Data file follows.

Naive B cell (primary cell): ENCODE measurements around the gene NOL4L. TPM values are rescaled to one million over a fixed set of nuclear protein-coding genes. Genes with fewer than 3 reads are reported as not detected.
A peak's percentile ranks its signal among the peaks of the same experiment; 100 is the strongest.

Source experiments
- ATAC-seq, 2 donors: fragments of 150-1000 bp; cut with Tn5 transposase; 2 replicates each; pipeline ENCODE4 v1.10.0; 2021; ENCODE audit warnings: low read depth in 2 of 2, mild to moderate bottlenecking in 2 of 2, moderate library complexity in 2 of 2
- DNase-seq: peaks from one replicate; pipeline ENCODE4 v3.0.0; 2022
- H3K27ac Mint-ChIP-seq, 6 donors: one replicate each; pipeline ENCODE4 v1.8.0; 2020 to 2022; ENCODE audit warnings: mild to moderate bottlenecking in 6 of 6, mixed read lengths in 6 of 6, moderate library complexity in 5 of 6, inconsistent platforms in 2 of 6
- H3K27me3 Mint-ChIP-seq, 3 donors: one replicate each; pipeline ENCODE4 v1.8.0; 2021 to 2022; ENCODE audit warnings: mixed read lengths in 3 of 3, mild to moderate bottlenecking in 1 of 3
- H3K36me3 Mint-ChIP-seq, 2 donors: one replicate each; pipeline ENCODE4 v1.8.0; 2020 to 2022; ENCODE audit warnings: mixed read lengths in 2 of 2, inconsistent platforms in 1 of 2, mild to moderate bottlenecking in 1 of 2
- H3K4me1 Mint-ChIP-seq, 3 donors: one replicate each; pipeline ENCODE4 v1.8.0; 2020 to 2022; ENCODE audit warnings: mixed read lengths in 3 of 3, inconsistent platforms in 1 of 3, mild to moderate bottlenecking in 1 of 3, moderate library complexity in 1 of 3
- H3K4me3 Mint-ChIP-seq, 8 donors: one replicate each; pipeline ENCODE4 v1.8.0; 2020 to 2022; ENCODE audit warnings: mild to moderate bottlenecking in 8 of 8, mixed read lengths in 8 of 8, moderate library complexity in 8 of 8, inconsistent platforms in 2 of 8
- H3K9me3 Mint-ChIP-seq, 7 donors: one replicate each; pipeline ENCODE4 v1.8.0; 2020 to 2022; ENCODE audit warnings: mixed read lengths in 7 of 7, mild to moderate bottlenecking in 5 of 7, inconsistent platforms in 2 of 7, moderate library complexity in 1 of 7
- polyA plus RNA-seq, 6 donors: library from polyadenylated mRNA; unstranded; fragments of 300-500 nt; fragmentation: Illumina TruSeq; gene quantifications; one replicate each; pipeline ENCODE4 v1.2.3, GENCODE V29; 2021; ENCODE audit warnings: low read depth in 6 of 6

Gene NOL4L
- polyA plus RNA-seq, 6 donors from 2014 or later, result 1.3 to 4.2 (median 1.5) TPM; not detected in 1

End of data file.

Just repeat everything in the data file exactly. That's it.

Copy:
Naive B cell (primary cell): ENCODE measurements around the gene NOL4L. TPM values are rescaled to one million over a fixed set of nuclear protein-coding genes. Genes with fewer than 3 reads are reported as not detected.
A peak's percentile ranks its signal among the peaks of the same experiment; 100 is the strongest.

Source experiments
- ATAC-seq, 2 donors: fragments of 150-1000 bp; cut with Tn5 transposase; 2 replicates each; pipeline ENCODE4 v1.10.0; 2021; ENCODE audit warnings: low read depth in 2 of 2, mild to moderate bottlenecking in 2 of 2, moderate library complexity in 2 of 2
- DNase-seq: peaks from one replicate; pipeline ENCODE4 v3.0.0; 2022
- H3K27ac Mint-ChIP-seq, 6 donors: one replicate each; pipeline ENCODE4 v1.8.0; 2020 to 2022; ENCODE audit warnings: mild to moderate bottlenecking in 6 of 6, mixed read lengths in 6 of 6, moderate library complexity in 5 of 6, inconsistent platforms in 2 of 6
- H3K27me3 Mint-ChIP-seq, 3 donors: one replicate each; pipeline ENCODE4 v1.8.0; 2021 to 2022; ENCODE audit warnings: mixed read lengths in 3 of 3, mild to moderate bottlenecking in 1 of 3
- H3K36me3 Mint-ChIP-seq, 2 donors: one replicate each; pipeline ENCODE4 v1.8.0; 2020 to 2022; ENCODE audit warnings: mixed read lengths in 2 of 2, inconsistent platforms in 1 of 2, mild to moderate bottlenecking in 1 of 2
- H3K4me1 Mint-ChIP-seq, 3 donors: one replicate each; pipeline ENCODE4 v1.8.0; 2020 to 2022; ENCODE audit warnings: mixed read lengths in 3 of 3, inconsistent platforms in 1 of 3, mild to moderate bottlenecking in 1 of 3, moderate library complexity in 1 of 3
- H3K4me3 Mint-ChIP-seq, 8 donors: one replicate each; pipeline ENCODE4 v1.8.0; 2020 to 2022; ENCODE audit warnings: mild to moderate bottlenecking in 8 of 8, mixed read lengths in 8 of 8, moderate library complexity in 8 of 8, inconsistent platforms in 2 of 8
- H3K9me3 Mint-ChIP-seq, 7 donors: one replicate each; pipeline ENCODE4 v1.8.0; 2020 to 2022; ENCODE audit warnings: mixed read lengths in 7 of 7, mild to moderate bottlenecking in 5 of 7, inconsistent platforms in 2 of 7, moderate library complexity in 1 of 7
- polyA plus RNA-seq, 6 donors: library from polyadenylated mRNA; unstranded; fragments of 300-500 nt; fragmentation: Illumina TruSeq; gene quantifications; one replicate each; pipeline ENCODE4 v1.2.3, GENCODE V29; 2021; ENCODE audit warnings: low read depth in 6 of 6

Gene NOL4L
- polyA plus RNA-seq, 6 donors from 2014 or later, result 1.3 to 4.2 (median 1.5) TPM; not detected in 1